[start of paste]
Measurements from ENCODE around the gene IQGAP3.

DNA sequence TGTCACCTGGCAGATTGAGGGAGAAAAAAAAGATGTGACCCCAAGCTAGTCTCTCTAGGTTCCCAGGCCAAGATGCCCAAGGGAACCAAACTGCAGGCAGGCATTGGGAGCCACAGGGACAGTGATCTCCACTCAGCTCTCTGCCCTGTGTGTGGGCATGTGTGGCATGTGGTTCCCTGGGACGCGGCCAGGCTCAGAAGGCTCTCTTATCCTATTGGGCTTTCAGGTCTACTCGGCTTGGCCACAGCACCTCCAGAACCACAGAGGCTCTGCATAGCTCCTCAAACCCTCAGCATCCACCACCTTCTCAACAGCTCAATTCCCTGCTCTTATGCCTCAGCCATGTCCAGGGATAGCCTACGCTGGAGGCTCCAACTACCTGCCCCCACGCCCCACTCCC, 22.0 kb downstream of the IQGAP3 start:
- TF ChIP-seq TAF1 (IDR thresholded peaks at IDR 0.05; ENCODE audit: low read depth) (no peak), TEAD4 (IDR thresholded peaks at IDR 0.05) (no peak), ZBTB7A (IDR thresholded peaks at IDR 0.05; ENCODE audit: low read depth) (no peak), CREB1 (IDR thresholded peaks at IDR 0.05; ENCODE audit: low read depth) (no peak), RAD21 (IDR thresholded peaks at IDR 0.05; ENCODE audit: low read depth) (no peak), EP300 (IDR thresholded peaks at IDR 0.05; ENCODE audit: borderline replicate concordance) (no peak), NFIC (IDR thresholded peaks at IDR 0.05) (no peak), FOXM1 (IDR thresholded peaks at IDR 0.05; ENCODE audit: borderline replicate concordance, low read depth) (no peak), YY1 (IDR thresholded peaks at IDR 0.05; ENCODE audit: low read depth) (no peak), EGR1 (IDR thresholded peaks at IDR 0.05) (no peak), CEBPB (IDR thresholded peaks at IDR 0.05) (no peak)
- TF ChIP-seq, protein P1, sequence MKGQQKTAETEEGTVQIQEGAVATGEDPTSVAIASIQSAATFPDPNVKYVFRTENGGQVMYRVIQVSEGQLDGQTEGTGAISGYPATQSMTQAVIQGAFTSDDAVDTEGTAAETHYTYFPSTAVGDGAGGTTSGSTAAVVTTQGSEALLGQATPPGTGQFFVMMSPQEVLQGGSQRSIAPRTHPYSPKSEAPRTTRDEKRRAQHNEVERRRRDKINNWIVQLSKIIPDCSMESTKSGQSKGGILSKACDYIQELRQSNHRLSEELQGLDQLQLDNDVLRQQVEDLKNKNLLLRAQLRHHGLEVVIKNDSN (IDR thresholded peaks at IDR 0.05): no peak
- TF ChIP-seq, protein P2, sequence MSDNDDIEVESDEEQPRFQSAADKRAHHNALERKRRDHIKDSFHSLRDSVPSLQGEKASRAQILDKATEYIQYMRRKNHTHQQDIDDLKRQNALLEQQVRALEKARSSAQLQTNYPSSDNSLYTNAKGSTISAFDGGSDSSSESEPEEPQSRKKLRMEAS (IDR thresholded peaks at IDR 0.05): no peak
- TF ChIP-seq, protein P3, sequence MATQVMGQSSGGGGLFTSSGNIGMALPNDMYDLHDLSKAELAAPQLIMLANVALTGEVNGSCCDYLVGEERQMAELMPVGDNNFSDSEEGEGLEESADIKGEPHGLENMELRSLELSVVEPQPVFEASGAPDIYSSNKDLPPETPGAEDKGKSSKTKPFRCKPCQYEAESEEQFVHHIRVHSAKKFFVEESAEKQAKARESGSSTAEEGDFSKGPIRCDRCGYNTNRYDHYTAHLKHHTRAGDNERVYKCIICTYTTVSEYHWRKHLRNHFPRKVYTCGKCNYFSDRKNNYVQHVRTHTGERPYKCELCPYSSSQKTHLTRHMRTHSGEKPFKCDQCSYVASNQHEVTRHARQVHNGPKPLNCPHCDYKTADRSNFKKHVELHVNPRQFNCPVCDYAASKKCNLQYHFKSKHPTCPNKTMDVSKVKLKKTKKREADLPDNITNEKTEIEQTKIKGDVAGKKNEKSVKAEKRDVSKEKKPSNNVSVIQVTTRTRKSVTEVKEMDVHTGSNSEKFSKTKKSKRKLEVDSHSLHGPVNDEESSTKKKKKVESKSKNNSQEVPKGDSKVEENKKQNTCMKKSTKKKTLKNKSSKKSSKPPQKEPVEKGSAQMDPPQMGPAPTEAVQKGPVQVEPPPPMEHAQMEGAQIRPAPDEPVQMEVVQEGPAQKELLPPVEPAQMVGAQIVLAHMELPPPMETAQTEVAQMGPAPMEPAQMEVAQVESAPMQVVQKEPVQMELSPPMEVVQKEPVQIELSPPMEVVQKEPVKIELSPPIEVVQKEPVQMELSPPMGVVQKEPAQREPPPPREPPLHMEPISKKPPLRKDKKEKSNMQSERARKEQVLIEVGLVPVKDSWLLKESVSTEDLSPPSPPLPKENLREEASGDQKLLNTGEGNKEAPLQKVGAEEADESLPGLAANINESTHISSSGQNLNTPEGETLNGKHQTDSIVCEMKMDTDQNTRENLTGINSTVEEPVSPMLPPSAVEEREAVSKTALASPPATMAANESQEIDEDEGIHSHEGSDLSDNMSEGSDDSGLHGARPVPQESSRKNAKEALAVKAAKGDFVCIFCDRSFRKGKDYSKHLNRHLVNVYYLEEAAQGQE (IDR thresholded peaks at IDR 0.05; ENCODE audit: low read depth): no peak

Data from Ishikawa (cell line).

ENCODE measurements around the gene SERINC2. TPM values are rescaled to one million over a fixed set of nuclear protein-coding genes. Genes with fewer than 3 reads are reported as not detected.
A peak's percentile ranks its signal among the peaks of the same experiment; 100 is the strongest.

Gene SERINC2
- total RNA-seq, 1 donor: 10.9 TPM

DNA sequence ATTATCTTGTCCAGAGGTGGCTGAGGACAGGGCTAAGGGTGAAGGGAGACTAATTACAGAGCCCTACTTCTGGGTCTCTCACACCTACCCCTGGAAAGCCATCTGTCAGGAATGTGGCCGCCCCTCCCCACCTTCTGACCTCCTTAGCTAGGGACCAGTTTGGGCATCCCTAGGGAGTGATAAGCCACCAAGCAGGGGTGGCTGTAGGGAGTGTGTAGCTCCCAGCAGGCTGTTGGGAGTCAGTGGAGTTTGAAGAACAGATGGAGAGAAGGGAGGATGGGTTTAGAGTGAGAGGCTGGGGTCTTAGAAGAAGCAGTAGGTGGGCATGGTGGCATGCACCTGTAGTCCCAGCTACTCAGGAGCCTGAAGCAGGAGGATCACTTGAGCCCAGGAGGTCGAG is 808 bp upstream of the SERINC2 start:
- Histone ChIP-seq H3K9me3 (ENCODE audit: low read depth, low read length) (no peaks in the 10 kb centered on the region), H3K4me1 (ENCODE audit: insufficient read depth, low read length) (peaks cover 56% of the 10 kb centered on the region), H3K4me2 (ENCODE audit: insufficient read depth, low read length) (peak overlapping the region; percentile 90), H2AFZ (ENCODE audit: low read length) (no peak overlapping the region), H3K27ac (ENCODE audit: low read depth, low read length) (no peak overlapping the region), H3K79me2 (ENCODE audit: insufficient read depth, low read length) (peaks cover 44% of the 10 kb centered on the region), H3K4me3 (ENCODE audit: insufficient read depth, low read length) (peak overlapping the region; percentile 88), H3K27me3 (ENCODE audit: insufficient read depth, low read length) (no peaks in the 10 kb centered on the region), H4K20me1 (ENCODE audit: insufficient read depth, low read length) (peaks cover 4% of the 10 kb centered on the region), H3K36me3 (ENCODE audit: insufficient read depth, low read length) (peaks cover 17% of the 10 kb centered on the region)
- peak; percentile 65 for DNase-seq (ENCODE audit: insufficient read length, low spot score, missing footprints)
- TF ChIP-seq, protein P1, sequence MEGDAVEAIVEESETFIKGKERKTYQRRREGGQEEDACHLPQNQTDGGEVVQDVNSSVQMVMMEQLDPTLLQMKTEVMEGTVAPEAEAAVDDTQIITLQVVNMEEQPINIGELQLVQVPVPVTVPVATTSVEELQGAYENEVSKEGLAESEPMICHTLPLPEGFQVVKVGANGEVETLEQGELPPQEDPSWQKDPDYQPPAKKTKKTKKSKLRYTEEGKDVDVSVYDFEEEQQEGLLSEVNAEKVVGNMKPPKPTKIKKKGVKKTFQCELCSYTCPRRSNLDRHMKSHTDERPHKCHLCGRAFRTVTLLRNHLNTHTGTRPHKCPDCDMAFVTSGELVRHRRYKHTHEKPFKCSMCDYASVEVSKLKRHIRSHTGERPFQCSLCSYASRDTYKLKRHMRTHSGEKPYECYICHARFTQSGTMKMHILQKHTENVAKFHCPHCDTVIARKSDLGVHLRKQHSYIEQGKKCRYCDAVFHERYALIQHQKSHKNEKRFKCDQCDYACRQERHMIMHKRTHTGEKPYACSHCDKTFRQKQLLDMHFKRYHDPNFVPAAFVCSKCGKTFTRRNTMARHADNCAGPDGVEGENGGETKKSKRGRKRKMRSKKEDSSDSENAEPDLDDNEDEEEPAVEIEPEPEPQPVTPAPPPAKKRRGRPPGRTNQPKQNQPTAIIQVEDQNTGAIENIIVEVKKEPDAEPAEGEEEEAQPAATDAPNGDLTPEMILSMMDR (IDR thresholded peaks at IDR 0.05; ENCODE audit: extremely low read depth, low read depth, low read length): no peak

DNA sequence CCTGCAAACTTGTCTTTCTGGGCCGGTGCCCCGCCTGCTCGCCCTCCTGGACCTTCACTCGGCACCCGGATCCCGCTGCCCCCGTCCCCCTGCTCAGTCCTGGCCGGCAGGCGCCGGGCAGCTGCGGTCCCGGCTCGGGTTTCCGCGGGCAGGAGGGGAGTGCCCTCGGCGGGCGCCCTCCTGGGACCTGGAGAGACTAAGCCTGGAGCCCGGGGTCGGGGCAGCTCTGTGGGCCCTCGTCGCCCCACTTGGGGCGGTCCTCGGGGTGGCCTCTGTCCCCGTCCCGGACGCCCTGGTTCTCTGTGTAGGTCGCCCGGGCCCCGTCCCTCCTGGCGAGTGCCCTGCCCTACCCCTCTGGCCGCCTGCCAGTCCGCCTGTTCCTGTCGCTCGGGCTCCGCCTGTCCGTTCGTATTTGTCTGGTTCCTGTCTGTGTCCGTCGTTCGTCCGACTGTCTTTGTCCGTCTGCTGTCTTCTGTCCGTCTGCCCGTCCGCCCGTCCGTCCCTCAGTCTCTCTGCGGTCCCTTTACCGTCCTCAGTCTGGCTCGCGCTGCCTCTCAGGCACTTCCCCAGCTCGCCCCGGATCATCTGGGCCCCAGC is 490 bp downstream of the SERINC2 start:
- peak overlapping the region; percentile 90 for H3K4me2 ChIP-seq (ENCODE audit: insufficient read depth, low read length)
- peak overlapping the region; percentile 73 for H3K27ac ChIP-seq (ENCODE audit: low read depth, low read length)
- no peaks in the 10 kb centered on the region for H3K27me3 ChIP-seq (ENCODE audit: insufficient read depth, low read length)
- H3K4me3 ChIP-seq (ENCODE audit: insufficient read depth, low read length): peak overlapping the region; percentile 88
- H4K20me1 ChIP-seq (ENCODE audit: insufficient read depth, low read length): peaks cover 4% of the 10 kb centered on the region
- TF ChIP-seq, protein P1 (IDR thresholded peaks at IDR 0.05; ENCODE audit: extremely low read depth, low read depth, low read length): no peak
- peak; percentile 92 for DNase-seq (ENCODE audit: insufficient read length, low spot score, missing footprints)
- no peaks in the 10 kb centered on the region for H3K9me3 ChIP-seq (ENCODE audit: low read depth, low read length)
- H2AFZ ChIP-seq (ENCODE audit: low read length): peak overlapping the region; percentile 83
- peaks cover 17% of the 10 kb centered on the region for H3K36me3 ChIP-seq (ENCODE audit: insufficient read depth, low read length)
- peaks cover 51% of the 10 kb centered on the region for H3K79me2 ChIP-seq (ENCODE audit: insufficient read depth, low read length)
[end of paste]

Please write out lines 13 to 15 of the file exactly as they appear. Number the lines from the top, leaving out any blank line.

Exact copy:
- Histone ChIP-seq H3K9me3 (ENCODE audit: low read depth, low read length) (no peaks in the 10 kb centered on the region), H3K4me1 (ENCODE audit: insufficient read depth, low read length) (peaks cover 56% of the 10 kb centered on the region), H3K4me2 (ENCODE audit: insufficient read depth, low read length) (peak overlapping the region; percentile 90), H2AFZ (ENCODE audit: low read length) (no peak overlapping the region), H3K27ac (ENCODE audit: low read depth, low read length) (no peak overlapping the region), H3K79me2 (ENCODE audit: insufficient read depth, low read length) (peaks cover 44% of the 10 kb centered on the region), H3K4me3 (ENCODE audit: insufficient read depth, low read length) (peak overlapping the region; percentile 88), H3K27me3 (ENCODE audit: insufficient read depth, low read length) (no peaks in the 10 kb centered on the region), H4K20me1 (ENCODE audit: insufficient read depth, low read length) (peaks cover 4% of the 10 kb centered on the region), H3K36me3 (ENCODE audit: insufficient read depth, low read length) (peaks cover 17% of the 10 kb centered on the region)
- peak; percentile 65 for DNase-seq (ENCODE audit: insufficient read length, low spot score, missing footprints)
- TF ChIP-seq, protein P1, sequence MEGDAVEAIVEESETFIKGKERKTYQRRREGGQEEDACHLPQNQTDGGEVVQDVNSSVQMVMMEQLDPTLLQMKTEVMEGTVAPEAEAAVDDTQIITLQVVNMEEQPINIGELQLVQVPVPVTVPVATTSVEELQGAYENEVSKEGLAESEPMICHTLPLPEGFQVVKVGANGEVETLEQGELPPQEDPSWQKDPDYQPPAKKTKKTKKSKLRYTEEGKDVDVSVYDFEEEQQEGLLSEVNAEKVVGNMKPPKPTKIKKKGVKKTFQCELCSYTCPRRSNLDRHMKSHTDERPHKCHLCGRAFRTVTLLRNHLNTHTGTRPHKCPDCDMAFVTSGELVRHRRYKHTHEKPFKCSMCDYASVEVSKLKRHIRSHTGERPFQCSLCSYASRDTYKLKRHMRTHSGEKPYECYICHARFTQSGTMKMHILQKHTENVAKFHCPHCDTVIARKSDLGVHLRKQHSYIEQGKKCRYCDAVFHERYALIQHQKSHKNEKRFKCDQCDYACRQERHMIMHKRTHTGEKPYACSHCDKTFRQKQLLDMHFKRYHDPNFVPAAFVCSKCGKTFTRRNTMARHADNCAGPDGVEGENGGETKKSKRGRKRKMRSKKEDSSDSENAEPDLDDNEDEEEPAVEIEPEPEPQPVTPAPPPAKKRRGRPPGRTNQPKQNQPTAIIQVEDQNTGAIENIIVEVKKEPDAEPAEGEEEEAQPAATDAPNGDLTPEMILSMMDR (IDR thresholded peaks at IDR 0.05; ENCODE audit: extremely low read depth, low read depth, low read length): no peak